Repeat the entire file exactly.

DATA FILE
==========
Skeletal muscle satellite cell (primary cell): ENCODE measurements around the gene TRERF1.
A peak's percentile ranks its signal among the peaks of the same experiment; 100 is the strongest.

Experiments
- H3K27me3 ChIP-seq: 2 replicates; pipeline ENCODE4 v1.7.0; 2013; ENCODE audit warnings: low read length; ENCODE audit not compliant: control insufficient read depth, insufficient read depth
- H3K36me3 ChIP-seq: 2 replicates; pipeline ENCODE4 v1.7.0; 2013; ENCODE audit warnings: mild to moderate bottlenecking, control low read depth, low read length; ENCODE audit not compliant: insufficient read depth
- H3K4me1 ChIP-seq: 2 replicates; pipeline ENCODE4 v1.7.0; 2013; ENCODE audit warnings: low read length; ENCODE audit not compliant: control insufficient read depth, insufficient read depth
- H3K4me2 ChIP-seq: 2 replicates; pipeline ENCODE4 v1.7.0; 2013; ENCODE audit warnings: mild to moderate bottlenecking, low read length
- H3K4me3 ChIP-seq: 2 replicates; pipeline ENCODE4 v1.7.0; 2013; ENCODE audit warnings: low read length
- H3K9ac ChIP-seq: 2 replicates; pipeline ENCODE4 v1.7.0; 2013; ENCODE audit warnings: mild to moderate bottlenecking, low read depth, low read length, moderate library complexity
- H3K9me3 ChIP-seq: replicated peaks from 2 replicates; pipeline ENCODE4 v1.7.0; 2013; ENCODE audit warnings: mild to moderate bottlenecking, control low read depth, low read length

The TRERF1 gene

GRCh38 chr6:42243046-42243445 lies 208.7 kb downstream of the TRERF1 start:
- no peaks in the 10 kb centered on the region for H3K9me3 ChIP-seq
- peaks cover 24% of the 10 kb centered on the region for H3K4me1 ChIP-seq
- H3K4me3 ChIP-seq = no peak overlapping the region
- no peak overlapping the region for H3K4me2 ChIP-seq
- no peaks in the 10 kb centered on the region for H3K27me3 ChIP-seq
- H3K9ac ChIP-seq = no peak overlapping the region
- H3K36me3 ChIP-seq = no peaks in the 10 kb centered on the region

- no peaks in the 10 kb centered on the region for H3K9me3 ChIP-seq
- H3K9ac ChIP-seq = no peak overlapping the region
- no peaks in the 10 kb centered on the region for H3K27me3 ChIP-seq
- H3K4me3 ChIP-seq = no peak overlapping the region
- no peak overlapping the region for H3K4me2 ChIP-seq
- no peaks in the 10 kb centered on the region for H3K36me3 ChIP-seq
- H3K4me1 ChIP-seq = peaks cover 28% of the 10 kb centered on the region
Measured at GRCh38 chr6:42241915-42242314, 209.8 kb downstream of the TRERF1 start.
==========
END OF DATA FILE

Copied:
Skeletal muscle satellite cell (primary cell): ENCODE measurements around the gene TRERF1.
A peak's percentile ranks its signal among the peaks of the same experiment; 100 is the strongest.

Experiments
- H3K27me3 ChIP-seq: 2 replicates; pipeline ENCODE4 v1.7.0; 2013; ENCODE audit warnings: low read length; ENCODE audit not compliant: control insufficient read depth, insufficient read depth
- H3K36me3 ChIP-seq: 2 replicates; pipeline ENCODE4 v1.7.0; 2013; ENCODE audit warnings: mild to moderate bottlenecking, control low read depth, low read length; ENCODE audit not compliant: insufficient read depth
- H3K4me1 ChIP-seq: 2 replicates; pipeline ENCODE4 v1.7.0; 2013; ENCODE audit warnings: low read length; ENCODE audit not compliant: control insufficient read depth, insufficient read depth
- H3K4me2 ChIP-seq: 2 replicates; pipeline ENCODE4 v1.7.0; 2013; ENCODE audit warnings: mild to moderate bottlenecking, low read length
- H3K4me3 ChIP-seq: 2 replicates; pipeline ENCODE4 v1.7.0; 2013; ENCODE audit warnings: low read length
- H3K9ac ChIP-seq: 2 replicates; pipeline ENCODE4 v1.7.0; 2013; ENCODE audit warnings: mild to moderate bottlenecking, low read depth, low read length, moderate library complexity
- H3K9me3 ChIP-seq: replicated peaks from 2 replicates; pipeline ENCODE4 v1.7.0; 2013; ENCODE audit warnings: mild to moderate bottlenecking, control low read depth, low read length

The TRERF1 gene

GRCh38 chr6:42243046-42243445 lies 208.7 kb downstream of the TRERF1 start:
- no peaks in the 10 kb centered on the region for H3K9me3 ChIP-seq
- peaks cover 24% of the 10 kb centered on the region for H3K4me1 ChIP-seq
- H3K4me3 ChIP-seq = no peak overlapping the region
- no peak overlapping the region for H3K4me2 ChIP-seq
- no peaks in the 10 kb centered on the region for H3K27me3 ChIP-seq
- H3K9ac ChIP-seq = no peak overlapping the region
- H3K36me3 ChIP-seq = no peaks in the 10 kb centered on the region

- no peaks in the 10 kb centered on the region for H3K9me3 ChIP-seq
- H3K9ac ChIP-seq = no peak overlapping the region
- no peaks in the 10 kb centered on the region for H3K27me3 ChIP-seq
- H3K4me3 ChIP-seq = no peak overlapping the region
- no peak overlapping the region for H3K4me2 ChIP-seq
- no peaks in the 10 kb centered on the region for H3K36me3 ChIP-seq
- H3K4me1 ChIP-seq = peaks cover 28% of the 10 kb centered on the region
Measured at GRCh38 chr6:42241915-42242314, 209.8 kb downstream of the TRERF1 start.